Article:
Commentary: So Paula Deen has diabetes…

This week,  foodies everywhere reacted to news that southern cooking star Paula Deen has type 2 diabetes. Reactions have been mostly derisive and unsurprised. Deen has built an empire off of butter and oil-laden southern cooking, and her unhealthy food has been parodied for years. She claims she’s always preached “moderation” and in the future the Deen machine will push “lighter” recipes.

As for Paula herself, she seems fine. She waiting years to tell anyone about her diabetes because she “had nothing to say,” so apparently the right time to reveal came once she had signed a new deal with a drug company and as her son began his own healthy food expose. She’s even beginning new initiatives to help reinvent the image of the increasingly common illness. But I’m not here to criticize her business strategy. In fact, diabetics may really benefit from more focused cooks for their diet. It makes the disease easier to bear. Though, Anthony Bordain may have a point.

Georgia chef Hugh Acheson of Top Chef fame lamented at just how far southern cooking has fallen as cheap, greasy-fried dishes fill southern diners and kitchens. Southern states easily fill most of the top 10 fattest states in America, with an over 30 percent obesity rate, and Acheson himself questioned whether refined, local and healthy southern cooking has been lost in a sea of butter and fat.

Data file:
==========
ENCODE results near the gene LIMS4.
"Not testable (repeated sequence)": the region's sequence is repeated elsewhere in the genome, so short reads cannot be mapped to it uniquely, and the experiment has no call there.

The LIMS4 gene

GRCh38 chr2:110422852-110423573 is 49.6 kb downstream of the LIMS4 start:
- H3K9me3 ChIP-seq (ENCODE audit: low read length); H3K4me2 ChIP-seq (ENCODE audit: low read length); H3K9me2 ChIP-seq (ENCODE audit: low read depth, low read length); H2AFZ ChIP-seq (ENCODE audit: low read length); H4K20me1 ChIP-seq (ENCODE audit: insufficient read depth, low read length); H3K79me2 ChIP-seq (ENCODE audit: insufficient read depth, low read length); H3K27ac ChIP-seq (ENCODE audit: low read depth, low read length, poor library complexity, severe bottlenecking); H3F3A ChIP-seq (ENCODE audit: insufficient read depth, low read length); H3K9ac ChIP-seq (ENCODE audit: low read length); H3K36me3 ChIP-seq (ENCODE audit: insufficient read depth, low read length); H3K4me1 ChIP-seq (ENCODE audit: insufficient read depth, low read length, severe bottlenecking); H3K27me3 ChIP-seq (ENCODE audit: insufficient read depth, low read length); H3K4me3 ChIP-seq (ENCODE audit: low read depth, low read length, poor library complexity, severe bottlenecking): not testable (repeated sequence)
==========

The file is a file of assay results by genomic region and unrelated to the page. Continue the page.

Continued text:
Deen suggests moderation is the key. Respectfully, I disagree. Southern cooking needs a culture change.

Burger King’s  Tendercrisp chicken sandwich has 750 calories, 45 grams of fat and 1,560 mg of sodium. The smaller $1.00 alternative still has 460 calories, 30 grams of fat, and 810 mg of sodium. No matter how small you cut it, food like fried chicken is a veritable heart-stopper. It’s disgusting any way you look at it. The same goes for Paula’s deep fried mac and cheese. No amount of “moderation” will save you from this dish. It’s simply so outrageous and with so little redeeming quality, I’m having a hard time justifying its existence as a serious dish.

Why do we celebrate gorging ourselves on food challenges? Why are we so determined to make disgustingly excessive plates of fat and grease and playing with our food while other nations starve? When did the American palette become all about eating as much junk food as possible? The culture and pride of American cooking has become so lathered in butter, salt and grease that it seems impossible to imagine redeeming qualities when modern American cuisine comes to mind.

We in America have a rich food heritage of which we should be proud. From Cajun to Midwestern barbecue and, yes, even Southern cooking should be cherished and artful, unique in its mastery. It should not be fried, buttered, and greased to death. Maybe we should take this opportunity to examine the deeper problem here.

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